A6: Painting with Microbes

Name/ Section : MM Ragusa/F03

Color by Colony

 

Artistic Intent:

I surrendered the attempt to create beautiful art for the purpose of demonstrating how media can impact the feel of an image. My inspiration came from watching crows above the snow laden tree in my front yard on a cold, sunny afternoon. Contrast and complimentary colors create an open, high energy feel, as seen on the top plate pictured below, most representative of my inspiration. Using a background media which doesn’t contrast, or changing the color of shapes so they are similar shades to the background can either result in a fuzzy, unfocused feeling, or in an intense, turbulent feeling. These may be seen in the middle and bottom plates, respectively.

 

Each agar plate is painted with three different microbial organisms. The cloud on each is painted with Serratia marcescens, a Gram-negative non-fermenter. The birds are created with Chromobacter violaceum, another Gram-negative non-fermenter. The treetop at the bottom of each plate is made of Enterobacter aerogenes, a Gram-negative fermenter.

Role of Media in Color Spectrum

On the top plate the media is Tryptic Soy Agar (TSA), a standard complex medium. The background on this plate remains a neutral color, and microbes growing on it develop colonies which are colored by their natural pigments (pink for S. marcescens, deep violet for C. violaceum, and white for E. aerogenes). The cloud on this plate is a very light pink, typical of a young colony of S. marcescens.

The middle plate is Eosin Methylene Blue (EMB) agar, a medium which is selective for (does not inhibit the growth of) Gram negative microbes. EMB   is also differential, in that it changes in response to fermentation products. Lactose and sucrose fermentation create acidic products, which turn eosin red or black. By consuming the medium, strong fermenters turn black with a metallic green sheen. If the organisms ferment but produce less acid, they turn pink to red on EMB agar. This can be seen in the light pink hue of the tree top on the middle plate. (I had hoped for stronger fermentation effects.) Non-fermenters should retain their original colors. The microbes on this plate found something delicious, and overgrew in just 17 hours of incubation after being painted on the EMB agar. The microbes in the birds were out-competed for the limited resources on the plate.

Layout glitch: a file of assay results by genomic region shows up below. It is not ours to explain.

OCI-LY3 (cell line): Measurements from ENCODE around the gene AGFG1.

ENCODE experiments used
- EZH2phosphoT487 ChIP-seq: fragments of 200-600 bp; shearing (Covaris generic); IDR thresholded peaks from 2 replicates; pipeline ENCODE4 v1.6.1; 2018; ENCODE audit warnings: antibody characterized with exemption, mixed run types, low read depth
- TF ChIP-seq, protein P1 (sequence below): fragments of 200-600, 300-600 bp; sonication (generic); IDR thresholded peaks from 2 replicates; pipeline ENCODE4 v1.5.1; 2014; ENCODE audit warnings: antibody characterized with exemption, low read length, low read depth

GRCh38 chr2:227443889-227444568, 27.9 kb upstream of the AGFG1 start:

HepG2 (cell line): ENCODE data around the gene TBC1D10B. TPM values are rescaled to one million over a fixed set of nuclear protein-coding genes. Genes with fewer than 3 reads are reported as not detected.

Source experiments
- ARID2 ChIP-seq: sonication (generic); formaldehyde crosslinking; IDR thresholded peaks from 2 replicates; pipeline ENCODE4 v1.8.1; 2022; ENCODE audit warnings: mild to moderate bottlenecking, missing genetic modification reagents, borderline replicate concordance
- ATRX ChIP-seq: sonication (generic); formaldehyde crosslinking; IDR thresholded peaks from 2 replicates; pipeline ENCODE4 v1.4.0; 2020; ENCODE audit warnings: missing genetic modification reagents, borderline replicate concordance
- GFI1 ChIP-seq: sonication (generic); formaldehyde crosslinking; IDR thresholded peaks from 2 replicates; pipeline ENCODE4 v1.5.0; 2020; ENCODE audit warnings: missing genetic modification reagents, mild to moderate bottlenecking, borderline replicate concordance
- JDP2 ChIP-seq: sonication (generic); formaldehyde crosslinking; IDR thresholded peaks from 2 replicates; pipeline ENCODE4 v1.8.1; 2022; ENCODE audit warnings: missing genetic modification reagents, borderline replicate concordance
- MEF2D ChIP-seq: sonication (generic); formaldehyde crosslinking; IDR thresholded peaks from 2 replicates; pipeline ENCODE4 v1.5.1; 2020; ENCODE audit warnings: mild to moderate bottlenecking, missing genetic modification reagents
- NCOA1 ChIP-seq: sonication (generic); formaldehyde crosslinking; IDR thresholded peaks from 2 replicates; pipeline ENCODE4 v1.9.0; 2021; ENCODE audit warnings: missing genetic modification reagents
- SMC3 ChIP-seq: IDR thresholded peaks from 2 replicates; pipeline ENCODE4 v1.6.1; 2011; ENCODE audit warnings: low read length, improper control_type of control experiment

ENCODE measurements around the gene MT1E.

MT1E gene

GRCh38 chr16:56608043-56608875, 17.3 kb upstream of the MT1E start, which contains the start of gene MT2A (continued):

The bottom plate is MacConkey (MAC) agar, which is also selective for Gram-negative microbes and differential in response to fermentation products. MAC agar contains peptone rather than sucrose, in addition to lactose. The pH dependent dye in MAC agar lightens to pink from the products of lactose fermentation. Again, this is seen in the pink hue of the tree top on the bottom plate. Non-lactose fermentation lightens the agar even further, and produces white or colorless colonies on light pink to translucent agar. None of the microbes used were non-lactose fermenters, so the agar has only a halo of lightening around the tree top. The pink color of the cloud on this plate is not explained by the plate’s differential nature, as non-fermenters should retain their original colors. The darker pink is more representative of mature S. marcescens colonies. The C. violaceum grew colonies only in the most densely painted parts, perhaps in response to some agar quality.

 

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